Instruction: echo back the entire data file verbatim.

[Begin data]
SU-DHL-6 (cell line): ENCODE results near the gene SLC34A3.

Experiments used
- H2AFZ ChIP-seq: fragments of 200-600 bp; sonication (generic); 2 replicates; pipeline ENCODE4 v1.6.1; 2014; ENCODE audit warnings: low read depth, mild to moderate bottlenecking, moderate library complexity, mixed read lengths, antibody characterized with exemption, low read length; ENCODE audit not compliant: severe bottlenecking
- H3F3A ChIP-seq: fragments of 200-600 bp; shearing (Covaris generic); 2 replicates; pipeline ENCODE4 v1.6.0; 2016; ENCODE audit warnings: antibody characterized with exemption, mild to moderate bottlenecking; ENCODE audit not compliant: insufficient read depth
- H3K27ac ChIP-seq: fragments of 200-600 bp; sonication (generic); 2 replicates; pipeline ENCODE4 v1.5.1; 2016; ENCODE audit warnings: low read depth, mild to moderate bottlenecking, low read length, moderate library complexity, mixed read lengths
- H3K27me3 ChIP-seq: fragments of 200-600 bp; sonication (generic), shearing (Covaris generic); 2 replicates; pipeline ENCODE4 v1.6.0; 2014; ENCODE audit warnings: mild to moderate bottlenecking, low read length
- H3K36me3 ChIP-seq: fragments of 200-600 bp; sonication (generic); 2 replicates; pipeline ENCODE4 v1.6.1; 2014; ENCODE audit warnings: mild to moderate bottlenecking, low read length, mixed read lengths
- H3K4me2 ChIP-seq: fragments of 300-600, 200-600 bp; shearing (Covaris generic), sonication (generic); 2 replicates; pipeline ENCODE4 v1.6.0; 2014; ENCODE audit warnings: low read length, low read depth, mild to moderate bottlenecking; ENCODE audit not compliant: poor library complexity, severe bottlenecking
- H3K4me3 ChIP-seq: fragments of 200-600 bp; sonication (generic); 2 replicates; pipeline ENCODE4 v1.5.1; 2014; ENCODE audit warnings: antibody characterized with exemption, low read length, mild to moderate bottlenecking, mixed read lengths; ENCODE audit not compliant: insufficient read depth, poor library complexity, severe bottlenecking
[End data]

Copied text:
SU-DHL-6 (cell line): ENCODE results near the gene SLC34A3.

Experiments used
- H2AFZ ChIP-seq: fragments of 200-600 bp; sonication (generic); 2 replicates; pipeline ENCODE4 v1.6.1; 2014; ENCODE audit warnings: low read depth, mild to moderate bottlenecking, moderate library complexity, mixed read lengths, antibody characterized with exemption, low read length; ENCODE audit not compliant: severe bottlenecking
- H3F3A ChIP-seq: fragments of 200-600 bp; shearing (Covaris generic); 2 replicates; pipeline ENCODE4 v1.6.0; 2016; ENCODE audit warnings: antibody characterized with exemption, mild to moderate bottlenecking; ENCODE audit not compliant: insufficient read depth
- H3K27ac ChIP-seq: fragments of 200-600 bp; sonication (generic); 2 replicates; pipeline ENCODE4 v1.5.1; 2016; ENCODE audit warnings: low read depth, mild to moderate bottlenecking, low read length, moderate library complexity, mixed read lengths
- H3K27me3 ChIP-seq: fragments of 200-600 bp; sonication (generic), shearing (Covaris generic); 2 replicates; pipeline ENCODE4 v1.6.0; 2014; ENCODE audit warnings: mild to moderate bottlenecking, low read length
- H3K36me3 ChIP-seq: fragments of 200-600 bp; sonication (generic); 2 replicates; pipeline ENCODE4 v1.6.1; 2014; ENCODE audit warnings: mild to moderate bottlenecking, low read length, mixed read lengths
- H3K4me2 ChIP-seq: fragments of 300-600, 200-600 bp; shearing (Covaris generic), sonication (generic); 2 replicates; pipeline ENCODE4 v1.6.0; 2014; ENCODE audit warnings: low read length, low read depth, mild to moderate bottlenecking; ENCODE audit not compliant: poor library complexity, severe bottlenecking
- H3K4me3 ChIP-seq: fragments of 200-600 bp; sonication (generic); 2 replicates; pipeline ENCODE4 v1.5.1; 2014; ENCODE audit warnings: antibody characterized with exemption, low read length, mild to moderate bottlenecking, mixed read lengths; ENCODE audit not compliant: insufficient read depth, poor library complexity, severe bottlenecking